India

Five things you didn't know about Delhi

As Delhi celebrates 100 years as a capital, author Sam Miller supplies a few snippets of fact and trivia about the city that may have escaped you.

PROBABLY ONCE THE MOST POPULOUS CITY

In the 1670s, under the rule of the Mughal Emperor Aurangzeb, Delhi briefly overtook Constantinople (now known as Istanbul) as the world's largest conurbation - according to the venerable urban statistician Tertius Chandler.

Image caption Delhi flourished during Mughal rule

Delhi, by this time, was already full of the ruins of past empires still visible on the streets of the modern city.

The sudden new growth in population was caused by Aurangzeb's father, Shah Jahan, who built a new capital just north of the ruins. The new city was named Shahjahanabad after him - and is now known as Old Delhi.

Delhi began to shrink again as the Mughal Empire gradually disintegrated, and Constantinople was restored to its position as the most populous city in the world.

According to 2011 estimates by Demographia, Delhi is now the second largest urban area in the world, behind Tokyo, while Istanbul trails far behind in 19th position.

THE WORLD'S FASTEST GROWING URBAN RAILWAY SYSTEM

At the start of the new millennium, Delhi's Metro railway did not exist. The first line connecting just six stations opened to the public on 25 December 2002.

Image caption The Delhi network has 146 stations

The network now has 146 stations, and is due to grow over the next decade to more than 220 by 2015, and, tentatively, to overtake the London's underground's 270 stations before 2020.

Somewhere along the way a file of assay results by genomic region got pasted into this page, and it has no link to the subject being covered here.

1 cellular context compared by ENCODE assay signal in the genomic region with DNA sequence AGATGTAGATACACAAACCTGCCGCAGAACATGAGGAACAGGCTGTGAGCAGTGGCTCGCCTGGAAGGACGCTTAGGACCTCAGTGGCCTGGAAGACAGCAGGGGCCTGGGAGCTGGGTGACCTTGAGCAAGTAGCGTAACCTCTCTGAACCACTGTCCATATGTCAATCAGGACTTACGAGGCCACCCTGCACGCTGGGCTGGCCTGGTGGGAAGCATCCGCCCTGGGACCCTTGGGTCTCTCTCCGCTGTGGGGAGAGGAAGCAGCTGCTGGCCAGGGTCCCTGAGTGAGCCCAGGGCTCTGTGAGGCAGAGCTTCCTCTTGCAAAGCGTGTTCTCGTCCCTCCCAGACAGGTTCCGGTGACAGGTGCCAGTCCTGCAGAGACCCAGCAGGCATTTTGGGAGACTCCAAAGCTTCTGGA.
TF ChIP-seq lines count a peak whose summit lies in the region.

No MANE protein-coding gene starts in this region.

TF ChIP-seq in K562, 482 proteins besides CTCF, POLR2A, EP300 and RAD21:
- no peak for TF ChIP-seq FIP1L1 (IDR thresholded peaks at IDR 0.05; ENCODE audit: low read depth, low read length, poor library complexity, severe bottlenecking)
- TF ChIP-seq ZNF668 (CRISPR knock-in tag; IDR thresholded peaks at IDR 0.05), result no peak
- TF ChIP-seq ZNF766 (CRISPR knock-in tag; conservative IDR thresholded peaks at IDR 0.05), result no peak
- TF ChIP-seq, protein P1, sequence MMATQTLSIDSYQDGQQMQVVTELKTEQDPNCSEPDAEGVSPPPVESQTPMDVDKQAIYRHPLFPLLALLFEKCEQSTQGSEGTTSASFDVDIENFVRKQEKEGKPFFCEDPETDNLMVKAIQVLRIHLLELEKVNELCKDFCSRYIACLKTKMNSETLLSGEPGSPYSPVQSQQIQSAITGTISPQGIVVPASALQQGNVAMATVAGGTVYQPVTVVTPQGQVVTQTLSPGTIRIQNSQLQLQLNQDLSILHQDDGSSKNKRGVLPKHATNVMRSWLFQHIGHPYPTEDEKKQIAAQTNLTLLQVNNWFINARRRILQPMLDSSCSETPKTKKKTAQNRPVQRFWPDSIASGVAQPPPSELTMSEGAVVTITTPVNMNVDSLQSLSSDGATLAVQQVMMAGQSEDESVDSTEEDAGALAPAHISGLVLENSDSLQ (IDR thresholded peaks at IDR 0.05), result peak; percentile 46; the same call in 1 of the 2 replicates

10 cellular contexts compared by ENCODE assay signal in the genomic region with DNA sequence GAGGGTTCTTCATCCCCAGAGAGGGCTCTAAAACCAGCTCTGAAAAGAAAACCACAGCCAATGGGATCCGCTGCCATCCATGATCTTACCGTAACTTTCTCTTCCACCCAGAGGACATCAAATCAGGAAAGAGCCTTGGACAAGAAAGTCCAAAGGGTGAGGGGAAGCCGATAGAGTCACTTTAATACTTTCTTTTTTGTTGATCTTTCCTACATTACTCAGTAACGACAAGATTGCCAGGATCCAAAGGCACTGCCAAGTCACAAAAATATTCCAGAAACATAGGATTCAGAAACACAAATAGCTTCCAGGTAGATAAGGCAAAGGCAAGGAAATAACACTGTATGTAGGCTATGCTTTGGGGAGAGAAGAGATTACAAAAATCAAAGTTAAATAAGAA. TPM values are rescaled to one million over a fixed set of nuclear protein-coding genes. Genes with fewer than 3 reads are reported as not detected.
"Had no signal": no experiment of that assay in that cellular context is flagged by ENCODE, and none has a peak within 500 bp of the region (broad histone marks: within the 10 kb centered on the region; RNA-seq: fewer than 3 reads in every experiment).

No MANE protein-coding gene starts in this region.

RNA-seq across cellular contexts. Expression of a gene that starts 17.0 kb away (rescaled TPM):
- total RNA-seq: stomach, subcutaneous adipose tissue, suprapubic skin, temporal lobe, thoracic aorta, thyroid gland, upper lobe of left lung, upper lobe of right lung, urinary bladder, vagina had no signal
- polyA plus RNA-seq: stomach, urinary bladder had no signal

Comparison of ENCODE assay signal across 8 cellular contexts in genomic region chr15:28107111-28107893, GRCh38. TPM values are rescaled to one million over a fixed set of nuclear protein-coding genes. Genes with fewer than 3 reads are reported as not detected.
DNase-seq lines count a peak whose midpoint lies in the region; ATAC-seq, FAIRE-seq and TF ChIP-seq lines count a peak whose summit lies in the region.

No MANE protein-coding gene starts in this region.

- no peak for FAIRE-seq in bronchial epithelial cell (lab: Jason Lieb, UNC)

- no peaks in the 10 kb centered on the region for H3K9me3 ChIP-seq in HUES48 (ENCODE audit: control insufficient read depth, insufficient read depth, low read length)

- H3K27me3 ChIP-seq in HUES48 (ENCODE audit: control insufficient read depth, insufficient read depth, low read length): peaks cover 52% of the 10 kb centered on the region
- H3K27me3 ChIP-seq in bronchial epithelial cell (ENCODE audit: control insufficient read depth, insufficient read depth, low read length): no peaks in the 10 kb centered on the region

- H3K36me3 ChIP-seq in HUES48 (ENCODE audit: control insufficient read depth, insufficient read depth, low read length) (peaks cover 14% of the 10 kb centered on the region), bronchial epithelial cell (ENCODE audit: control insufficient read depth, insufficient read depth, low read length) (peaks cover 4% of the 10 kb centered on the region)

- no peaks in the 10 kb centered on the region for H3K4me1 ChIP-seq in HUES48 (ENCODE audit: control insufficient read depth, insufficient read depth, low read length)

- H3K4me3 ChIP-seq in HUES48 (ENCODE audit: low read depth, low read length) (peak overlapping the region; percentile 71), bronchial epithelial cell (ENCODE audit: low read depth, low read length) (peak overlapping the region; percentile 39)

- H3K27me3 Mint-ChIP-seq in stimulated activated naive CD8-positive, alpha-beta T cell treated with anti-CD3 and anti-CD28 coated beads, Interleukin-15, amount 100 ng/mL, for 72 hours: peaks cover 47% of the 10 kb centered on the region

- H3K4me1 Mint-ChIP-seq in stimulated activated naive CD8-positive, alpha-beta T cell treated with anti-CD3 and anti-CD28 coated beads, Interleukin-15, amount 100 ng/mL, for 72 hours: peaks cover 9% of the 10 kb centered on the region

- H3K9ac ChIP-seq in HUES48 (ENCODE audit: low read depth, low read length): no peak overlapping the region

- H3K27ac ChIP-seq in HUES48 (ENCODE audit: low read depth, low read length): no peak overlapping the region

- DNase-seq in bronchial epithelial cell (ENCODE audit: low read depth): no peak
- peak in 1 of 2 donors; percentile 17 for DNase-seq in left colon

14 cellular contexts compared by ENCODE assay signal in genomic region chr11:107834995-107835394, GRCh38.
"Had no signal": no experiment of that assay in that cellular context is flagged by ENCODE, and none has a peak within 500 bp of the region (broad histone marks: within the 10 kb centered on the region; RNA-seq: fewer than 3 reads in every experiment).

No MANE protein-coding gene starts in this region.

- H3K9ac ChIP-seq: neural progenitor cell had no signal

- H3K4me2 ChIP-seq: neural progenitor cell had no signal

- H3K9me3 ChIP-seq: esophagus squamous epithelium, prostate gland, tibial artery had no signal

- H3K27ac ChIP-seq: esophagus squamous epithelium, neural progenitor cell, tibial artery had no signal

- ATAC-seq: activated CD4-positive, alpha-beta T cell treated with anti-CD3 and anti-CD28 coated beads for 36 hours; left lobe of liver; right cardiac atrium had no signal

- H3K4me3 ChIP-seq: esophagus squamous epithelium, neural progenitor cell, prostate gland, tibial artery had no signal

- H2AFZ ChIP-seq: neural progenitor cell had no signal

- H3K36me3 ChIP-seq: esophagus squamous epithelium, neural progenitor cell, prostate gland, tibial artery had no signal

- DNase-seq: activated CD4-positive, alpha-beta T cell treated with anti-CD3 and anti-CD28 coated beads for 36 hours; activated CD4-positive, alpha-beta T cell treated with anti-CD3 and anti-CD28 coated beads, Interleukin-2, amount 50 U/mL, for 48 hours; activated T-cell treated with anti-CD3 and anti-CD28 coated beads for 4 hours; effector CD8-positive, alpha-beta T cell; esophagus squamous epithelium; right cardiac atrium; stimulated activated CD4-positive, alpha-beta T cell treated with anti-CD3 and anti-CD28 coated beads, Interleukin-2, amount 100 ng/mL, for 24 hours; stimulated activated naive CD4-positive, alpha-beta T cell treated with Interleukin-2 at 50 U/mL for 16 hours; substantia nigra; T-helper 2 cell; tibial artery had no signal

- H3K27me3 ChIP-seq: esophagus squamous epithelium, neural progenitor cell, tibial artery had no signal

But Delhi is not the country's first Metro.

Calcutta's Metro opened in 1984 but has grown very slowly, with just 23 stations by the end of 2011.

India's third Metro, in Bangalore, opened in October 2011 and currently has seven stations.

THE MYSTERY OF GANDHI'S TWO WATCHES

Mohandas Gandhi, India's most important independence leader, was shot dead by a Hindu fanatic in the garden of Birla House, in what is now central Delhi, on 30 January 1948.

Image caption The 17 minutes past version

The museum dedicated to his life at Birla House has as one of its exhibits the watch that Gandhi was wearing when he was killed - and which stopped at his time of death - 17 minutes past five.

Strangely, the city's other Gandhi museum, close to the site of his cremation on Rajghat, also has a watch that he was said to be wearing when he died, though the hands on this one point to 12 minutes past five.

I have not been able to find out which is the real watch.

AT LEAST EIGHT DELHIS IN THE US

The American states of California, Colorado, Iowa, Louisiana, Michigan, Minnesota, New York and Ohio all have settlements called Delhi.

Most of them are named after the Indian capital. However, Delhi, California with a population of 10,755 - is actually pronounced Dell-high and was so named because it is close to the Delta-Highline Canal.

The state of Wisconsin has a ghost town called Delhi on the Fox River. Once an important trading post, well-known for its high-quality maple syrup, it has now disappeared - apart from one old house, and a lane that marks where the main street once was.

BIRTHPLACE OF AT LEAST FOUR WESTERN POP ARTISTS

Brothers Peter Sarstedt (Where Do You Go To, My Lovely), and Eden Kane (Well I Ask You; Boys Cry) were born in Delhi in the 1940s before Indian independence - and both of them had Number One hits in the 1960s.

Eden Kane, under his real name Richard Sarstedt, would go on to play a number of minor roles in the long running science fiction TV series Star Trek. A third brother, Robin Sarstedt, had a hit with My Resistance Is Low in 1976, but he was born in Ajmer, not Delhi.

The Canadian singer, Bif Naked, originally known as Beth Torrent, responsible for the controversial **** You Too, and Lucky, was born in India in 1971 and adopted by American missionaries.

Fellow Canadian singer-songwriter Emily Haines, lead vocalist and keyboard player with the band, Metric (Help I'm Alive, Gimme Sympathy ) was born in 1974 in Delhi, where her parents were living at the time.

Sam Miller is the author of Delhi: Adventures in a Megacity, and The Blue Guide to India.